Going against the Flow
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About this entry
Sepsis is the severe, life-threatening inflammatory reaction to infections, which affects more than 30 million people and kills more than 8 million people worldwide each year. Survival rates are very low without appropriate treatment within hours of onset, leading to the need for presumptive clinical diagnosis and administration of typically broad-spectrum antimicrobial therapy. However the clinical diagnosis of sepsis requires skilful consideration of a large number of biochemical, haematological and observational criteria. This is challenging in the setting of a well-equipped hospital emergency room, and impossible in most primary care facilities, leading to both the excessive presumptive use of antimicrobials in patients with less severe infections, and missed opportunities for early treatment where needed, resulting in death or more prolonged periods of hospitalisation and therapy. Thus there is an urgent, unmet need for point of care (POC) tests for sepsis to resolve the ongoing battle between the needs for urgent provision of clinical care and appropriate antibiotic stewardship.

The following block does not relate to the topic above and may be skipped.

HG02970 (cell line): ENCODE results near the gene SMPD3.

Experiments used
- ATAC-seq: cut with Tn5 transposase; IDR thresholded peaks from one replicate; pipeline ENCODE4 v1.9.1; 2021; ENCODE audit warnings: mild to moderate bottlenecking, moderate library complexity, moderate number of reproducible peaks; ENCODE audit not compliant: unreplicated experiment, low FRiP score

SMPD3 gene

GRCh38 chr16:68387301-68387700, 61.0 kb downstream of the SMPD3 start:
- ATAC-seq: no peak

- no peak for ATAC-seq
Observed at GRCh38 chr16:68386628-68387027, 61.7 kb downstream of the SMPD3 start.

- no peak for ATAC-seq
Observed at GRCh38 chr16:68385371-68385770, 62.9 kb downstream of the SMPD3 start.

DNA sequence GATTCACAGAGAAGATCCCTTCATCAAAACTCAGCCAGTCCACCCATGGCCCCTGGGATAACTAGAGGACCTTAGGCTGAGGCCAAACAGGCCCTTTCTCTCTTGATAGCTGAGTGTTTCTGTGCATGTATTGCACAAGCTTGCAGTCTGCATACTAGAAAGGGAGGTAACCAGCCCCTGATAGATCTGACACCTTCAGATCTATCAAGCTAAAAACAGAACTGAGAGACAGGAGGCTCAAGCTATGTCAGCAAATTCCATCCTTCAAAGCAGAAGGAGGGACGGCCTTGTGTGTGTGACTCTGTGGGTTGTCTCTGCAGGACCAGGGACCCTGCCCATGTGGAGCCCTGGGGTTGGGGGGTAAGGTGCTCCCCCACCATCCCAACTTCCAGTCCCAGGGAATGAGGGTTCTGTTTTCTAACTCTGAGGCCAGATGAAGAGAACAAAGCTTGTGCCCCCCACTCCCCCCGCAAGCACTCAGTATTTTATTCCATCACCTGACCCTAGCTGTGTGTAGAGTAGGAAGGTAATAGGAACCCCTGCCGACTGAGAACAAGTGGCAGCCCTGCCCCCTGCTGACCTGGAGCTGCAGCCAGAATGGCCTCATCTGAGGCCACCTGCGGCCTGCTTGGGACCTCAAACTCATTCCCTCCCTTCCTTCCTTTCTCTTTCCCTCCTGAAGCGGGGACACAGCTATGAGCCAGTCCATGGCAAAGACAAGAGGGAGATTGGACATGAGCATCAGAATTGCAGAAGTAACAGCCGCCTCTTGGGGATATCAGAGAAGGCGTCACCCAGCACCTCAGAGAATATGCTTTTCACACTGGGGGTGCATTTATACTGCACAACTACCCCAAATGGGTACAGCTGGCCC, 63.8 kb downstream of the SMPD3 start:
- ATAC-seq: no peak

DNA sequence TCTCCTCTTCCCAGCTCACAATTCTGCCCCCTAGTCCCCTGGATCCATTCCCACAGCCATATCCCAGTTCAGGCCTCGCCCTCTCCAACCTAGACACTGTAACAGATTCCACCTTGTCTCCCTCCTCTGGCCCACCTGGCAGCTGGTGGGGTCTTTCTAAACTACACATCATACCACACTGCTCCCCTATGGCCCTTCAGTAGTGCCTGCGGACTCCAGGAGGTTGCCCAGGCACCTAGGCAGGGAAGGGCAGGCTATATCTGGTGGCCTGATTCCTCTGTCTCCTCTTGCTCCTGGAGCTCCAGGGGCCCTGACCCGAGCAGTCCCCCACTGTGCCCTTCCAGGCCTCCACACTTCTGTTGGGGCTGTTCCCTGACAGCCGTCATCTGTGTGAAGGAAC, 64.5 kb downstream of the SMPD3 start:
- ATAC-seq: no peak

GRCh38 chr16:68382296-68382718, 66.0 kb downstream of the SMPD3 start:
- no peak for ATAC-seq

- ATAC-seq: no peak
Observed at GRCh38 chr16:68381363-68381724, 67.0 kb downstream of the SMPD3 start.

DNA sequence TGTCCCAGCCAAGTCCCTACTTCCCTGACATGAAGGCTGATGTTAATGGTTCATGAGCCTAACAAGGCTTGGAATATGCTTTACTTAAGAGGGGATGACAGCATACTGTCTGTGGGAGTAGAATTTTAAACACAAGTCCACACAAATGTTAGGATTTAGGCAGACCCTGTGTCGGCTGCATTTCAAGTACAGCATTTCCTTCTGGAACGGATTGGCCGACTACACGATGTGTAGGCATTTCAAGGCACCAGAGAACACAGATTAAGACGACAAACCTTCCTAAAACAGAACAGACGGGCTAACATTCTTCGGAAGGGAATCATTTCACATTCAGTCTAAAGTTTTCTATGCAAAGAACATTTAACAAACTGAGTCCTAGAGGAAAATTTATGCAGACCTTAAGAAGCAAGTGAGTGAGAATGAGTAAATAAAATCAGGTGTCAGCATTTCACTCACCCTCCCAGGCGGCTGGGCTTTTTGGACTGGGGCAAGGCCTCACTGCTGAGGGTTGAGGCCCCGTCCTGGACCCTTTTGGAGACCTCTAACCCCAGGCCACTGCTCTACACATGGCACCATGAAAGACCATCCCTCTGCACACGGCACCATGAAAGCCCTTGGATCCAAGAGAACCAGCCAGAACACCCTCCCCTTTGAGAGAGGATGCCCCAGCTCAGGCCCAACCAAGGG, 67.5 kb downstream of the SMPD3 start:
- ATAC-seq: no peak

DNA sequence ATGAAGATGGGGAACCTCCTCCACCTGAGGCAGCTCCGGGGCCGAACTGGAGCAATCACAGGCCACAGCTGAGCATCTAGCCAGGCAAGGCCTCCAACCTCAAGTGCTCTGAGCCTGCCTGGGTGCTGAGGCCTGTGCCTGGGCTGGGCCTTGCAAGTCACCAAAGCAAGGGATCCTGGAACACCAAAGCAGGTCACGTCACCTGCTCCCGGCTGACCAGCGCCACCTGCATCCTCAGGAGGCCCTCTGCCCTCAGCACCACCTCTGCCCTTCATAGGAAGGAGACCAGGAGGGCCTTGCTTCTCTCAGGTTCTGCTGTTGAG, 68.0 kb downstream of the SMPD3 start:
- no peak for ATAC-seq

Our test will detect the increased expression of CD64 on neutrophils, which is well known as a marker of sepsis and severe infections but we have discovered that in many patients the CD64 is not on the surface of the cells, which is the basis of current CD64 tests. By detecting all the CD64 in the sample, along with a marker of neutrophil numbers, we are able to significantly improve the detection of sepsis and severe infections, and we will build a lateral flow test based on our promising results in the laboratory test.
Building on our Discovery Award and further seed funding from the Government of Victoria, our team's progress was recently recognised with the highest-ranked Development Grant from the National Health and Medical Research Council (NHMRC) of Australia.